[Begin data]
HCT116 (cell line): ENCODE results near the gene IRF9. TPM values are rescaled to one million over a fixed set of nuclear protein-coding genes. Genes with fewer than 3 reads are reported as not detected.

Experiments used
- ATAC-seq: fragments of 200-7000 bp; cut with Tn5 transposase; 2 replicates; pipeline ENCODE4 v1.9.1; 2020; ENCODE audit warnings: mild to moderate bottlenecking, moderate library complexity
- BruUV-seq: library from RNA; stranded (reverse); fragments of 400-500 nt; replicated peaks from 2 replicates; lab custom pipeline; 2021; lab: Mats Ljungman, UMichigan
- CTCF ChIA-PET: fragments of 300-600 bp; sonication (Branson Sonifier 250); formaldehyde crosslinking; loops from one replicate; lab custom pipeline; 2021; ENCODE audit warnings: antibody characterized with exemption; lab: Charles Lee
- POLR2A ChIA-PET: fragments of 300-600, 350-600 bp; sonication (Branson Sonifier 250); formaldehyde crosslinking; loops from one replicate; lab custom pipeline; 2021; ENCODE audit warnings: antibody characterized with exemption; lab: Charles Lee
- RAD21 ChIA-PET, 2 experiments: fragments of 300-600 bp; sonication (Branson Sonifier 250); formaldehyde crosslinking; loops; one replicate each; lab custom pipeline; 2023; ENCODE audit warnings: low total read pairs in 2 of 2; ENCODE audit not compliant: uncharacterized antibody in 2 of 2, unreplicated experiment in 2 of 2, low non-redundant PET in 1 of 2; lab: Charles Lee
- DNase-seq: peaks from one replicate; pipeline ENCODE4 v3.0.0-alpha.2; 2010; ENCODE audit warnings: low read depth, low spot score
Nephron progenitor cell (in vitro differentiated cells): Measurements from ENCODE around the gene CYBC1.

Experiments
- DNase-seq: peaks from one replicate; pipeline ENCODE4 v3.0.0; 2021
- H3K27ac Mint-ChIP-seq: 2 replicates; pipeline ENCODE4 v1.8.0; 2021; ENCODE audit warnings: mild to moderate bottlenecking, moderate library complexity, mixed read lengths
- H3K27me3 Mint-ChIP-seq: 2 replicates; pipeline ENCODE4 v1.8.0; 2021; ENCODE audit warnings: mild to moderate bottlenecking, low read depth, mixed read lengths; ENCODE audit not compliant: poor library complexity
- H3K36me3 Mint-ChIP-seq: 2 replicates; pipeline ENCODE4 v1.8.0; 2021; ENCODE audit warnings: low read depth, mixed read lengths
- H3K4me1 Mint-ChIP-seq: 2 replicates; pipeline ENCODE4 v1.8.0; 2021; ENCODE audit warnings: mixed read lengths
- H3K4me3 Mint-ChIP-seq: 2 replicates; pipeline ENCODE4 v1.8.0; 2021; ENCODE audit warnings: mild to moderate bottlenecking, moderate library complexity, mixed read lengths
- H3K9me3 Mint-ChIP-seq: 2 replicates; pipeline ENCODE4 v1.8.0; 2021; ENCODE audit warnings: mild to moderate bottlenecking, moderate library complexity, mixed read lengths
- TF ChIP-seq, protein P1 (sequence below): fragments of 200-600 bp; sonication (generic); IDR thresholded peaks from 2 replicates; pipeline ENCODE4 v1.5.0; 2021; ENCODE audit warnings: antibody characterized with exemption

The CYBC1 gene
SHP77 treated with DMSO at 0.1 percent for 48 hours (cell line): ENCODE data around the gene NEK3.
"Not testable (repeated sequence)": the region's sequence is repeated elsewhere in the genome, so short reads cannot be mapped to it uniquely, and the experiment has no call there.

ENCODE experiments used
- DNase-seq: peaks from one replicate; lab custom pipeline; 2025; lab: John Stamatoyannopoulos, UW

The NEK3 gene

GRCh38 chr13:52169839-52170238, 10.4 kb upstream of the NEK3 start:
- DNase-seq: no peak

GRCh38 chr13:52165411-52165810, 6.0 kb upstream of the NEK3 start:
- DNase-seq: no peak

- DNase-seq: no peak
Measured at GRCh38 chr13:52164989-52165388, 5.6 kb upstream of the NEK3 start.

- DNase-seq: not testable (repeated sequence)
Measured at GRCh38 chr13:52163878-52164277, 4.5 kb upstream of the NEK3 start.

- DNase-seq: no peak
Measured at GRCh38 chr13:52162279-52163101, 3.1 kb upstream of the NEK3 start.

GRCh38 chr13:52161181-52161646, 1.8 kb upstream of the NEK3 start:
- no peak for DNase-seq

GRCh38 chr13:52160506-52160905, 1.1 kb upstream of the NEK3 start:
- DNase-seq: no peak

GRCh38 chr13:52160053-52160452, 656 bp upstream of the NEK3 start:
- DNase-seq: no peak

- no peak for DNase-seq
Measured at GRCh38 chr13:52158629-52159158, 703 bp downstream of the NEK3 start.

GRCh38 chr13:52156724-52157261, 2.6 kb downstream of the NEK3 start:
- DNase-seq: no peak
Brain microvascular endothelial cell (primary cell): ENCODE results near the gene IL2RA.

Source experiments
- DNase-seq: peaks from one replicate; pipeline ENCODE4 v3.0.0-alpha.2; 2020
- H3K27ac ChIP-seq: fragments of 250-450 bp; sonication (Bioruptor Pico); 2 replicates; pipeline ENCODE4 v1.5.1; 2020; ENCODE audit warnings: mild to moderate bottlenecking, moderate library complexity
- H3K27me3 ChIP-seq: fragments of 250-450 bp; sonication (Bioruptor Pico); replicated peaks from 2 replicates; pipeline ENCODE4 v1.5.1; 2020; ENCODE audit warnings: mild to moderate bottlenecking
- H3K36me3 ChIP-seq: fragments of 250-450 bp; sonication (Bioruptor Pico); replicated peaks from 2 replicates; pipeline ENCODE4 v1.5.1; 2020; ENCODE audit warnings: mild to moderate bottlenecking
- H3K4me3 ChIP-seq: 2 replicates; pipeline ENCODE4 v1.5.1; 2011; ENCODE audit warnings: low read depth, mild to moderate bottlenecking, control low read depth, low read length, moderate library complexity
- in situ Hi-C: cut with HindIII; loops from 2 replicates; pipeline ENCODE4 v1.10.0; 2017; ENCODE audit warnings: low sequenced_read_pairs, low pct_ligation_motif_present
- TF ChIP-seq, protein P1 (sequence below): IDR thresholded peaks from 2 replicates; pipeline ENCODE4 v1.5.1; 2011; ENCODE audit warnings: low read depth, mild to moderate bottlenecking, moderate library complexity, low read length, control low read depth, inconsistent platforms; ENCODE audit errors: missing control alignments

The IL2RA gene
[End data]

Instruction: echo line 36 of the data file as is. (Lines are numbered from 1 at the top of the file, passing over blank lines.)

- no peak for DNase-seq